About Cystic Fibrosis

Treatments for Cystic Fibrosis part 2

In this article we discuss all the treatments available for digestive problems, inflammation, low blood oxygen level and lung failure.

Management of Digestive Problems

Cystic fibrosis blocks the pancreatic ducts and causes intestinal blockages due to its thick mucus. Appropriate treatments include:

Anti-inflammatory medications

Cystic fibrosis patients may also take steroids to reduce inflammation and lung deterioration. As inflammation of the air passage walls reduces, the airway clears up for proper respiration.

Oxygen Therapy

Over time, the lung capacity of CF patients becomes smaller. Low blood oxygen will then become a major problem. In these cases, oxygen therapy will help alleviate this ailment with the use of nasal prongs or mask to give oxygen to the patient. In this stadium the patient will probably be waiting for a lung transplantation.

Lung Transplantation

When all else fails, lung transplantation is seen as the last resort treatment for severe cases of cystic fibrosis. Such symptoms and conditions like severe respiratory problems and fatal pulmonary complications, as well as the body’s resistance or adverse reactions to antibiotics, can be the indication that this method is required. However, factors like overall health, various lifestyle aspects, and donor availability dictate the chances of utilizing this option as a solution.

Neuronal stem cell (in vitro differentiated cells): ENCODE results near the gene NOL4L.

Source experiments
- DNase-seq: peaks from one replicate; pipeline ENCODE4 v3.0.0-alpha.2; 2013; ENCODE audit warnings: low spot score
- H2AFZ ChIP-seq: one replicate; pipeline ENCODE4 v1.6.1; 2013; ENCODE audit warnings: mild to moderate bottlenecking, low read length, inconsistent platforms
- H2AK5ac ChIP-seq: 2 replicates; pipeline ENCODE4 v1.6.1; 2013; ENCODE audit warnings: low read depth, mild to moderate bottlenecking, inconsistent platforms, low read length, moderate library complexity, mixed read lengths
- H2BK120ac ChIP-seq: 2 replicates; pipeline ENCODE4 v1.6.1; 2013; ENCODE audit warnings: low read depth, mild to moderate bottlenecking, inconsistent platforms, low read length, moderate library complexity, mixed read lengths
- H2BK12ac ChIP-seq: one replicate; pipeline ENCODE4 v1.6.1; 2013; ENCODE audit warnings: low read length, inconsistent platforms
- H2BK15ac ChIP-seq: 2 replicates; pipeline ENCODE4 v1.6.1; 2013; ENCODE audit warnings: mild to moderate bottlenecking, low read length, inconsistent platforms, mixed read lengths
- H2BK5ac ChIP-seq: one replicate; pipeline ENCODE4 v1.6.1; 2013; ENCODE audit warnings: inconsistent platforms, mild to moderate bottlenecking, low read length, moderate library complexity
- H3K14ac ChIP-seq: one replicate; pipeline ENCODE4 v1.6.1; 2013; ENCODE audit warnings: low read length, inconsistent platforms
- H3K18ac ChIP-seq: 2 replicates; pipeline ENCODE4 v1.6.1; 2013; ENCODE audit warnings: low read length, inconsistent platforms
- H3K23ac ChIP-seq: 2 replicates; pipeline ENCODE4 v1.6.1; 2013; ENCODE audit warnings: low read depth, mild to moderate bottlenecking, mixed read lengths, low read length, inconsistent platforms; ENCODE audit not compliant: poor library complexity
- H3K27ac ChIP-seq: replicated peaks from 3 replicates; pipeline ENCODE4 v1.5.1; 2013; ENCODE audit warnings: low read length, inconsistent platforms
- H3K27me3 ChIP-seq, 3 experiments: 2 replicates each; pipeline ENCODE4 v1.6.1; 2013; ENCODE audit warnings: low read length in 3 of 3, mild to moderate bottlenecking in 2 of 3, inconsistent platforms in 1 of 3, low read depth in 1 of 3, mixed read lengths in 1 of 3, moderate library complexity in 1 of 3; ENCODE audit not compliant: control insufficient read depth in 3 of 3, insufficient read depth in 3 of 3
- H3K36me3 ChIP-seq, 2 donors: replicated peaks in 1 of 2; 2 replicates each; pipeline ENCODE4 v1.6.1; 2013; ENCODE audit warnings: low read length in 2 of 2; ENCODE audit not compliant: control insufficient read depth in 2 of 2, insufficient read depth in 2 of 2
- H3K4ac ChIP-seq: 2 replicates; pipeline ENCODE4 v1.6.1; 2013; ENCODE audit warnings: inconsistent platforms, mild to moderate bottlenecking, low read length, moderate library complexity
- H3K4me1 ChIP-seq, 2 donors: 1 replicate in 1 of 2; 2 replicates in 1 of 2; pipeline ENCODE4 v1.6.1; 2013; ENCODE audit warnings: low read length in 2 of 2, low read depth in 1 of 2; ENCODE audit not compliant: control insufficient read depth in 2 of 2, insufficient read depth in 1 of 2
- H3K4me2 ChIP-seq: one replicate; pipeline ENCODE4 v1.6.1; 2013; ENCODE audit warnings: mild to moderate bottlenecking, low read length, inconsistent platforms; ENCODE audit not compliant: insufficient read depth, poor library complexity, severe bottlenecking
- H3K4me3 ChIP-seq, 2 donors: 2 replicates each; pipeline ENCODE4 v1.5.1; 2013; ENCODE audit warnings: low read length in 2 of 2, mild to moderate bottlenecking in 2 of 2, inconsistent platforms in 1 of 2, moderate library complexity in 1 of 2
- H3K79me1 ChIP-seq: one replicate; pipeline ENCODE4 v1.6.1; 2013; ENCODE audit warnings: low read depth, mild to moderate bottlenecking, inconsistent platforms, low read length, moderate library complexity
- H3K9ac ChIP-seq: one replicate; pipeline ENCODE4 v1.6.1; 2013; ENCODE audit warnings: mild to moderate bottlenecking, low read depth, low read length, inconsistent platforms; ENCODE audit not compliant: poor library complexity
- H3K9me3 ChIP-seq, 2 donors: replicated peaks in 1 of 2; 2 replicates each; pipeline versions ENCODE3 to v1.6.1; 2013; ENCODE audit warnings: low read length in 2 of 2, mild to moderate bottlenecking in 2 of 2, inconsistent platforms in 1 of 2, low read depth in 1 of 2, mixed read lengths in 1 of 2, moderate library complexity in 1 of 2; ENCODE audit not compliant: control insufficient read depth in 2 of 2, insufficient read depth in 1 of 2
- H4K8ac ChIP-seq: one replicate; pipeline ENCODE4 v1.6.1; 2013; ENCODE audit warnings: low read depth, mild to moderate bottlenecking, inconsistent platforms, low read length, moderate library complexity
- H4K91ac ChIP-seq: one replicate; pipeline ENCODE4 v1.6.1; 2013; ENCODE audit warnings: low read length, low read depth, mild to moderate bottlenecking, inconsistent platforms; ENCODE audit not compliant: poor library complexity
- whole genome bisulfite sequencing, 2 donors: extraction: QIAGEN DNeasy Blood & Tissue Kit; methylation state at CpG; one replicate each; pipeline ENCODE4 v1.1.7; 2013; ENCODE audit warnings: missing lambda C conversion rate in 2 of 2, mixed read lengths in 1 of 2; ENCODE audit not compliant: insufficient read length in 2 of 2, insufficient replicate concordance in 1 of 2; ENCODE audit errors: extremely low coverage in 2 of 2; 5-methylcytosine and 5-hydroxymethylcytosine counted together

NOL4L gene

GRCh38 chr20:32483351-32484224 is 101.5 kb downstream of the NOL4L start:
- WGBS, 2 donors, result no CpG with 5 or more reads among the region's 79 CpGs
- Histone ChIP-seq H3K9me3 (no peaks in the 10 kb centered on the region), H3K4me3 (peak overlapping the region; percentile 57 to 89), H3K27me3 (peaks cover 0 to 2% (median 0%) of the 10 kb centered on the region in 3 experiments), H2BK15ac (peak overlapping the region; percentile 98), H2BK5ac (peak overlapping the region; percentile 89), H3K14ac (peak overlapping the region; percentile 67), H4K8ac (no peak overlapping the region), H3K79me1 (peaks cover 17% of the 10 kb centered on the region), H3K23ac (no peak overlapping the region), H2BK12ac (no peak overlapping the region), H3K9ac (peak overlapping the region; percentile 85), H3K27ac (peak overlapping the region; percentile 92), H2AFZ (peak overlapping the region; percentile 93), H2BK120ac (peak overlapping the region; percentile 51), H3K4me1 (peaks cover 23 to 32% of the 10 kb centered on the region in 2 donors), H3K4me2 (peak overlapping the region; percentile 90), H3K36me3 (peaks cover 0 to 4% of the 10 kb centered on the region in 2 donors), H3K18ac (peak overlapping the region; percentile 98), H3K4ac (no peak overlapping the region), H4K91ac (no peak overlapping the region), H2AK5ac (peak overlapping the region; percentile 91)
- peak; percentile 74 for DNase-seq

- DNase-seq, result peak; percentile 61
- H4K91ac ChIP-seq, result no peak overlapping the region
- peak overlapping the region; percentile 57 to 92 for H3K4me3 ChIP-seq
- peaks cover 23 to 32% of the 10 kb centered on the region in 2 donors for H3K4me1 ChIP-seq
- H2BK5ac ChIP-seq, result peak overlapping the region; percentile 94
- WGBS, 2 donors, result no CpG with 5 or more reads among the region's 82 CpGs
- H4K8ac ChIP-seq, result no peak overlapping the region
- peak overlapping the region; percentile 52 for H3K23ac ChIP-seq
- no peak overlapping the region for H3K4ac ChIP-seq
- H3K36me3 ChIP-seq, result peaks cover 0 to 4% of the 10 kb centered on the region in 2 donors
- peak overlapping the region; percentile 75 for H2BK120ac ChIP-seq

Future Treatments

Research for cystic fibrosis bore fruit during 1989 when the genetic mutation that causes the disease was finally identified. Upon that discovery, scientists worked hard in finding ways to use normal genes to be inserted into respiratory cells.

Finding a reliable process to deliver a normal gene to the lining cells of the airways has been quite a challenge. Options like the use of altered viruses, synthetic vectors, fat capsules, and so on have been experimented upon. These experiments continue up to this day.

Finally, research is being done to find ways to manipulate proteins produced by cystic fibrosis genes. This can help with salt and water movement through the cells, thus minimizing mucus buildup.

Disclaimer: This website provides general information about cystic fibrosis and in no means should be taken as a medical or health advice. Please consult your doctor before acting on any of its information.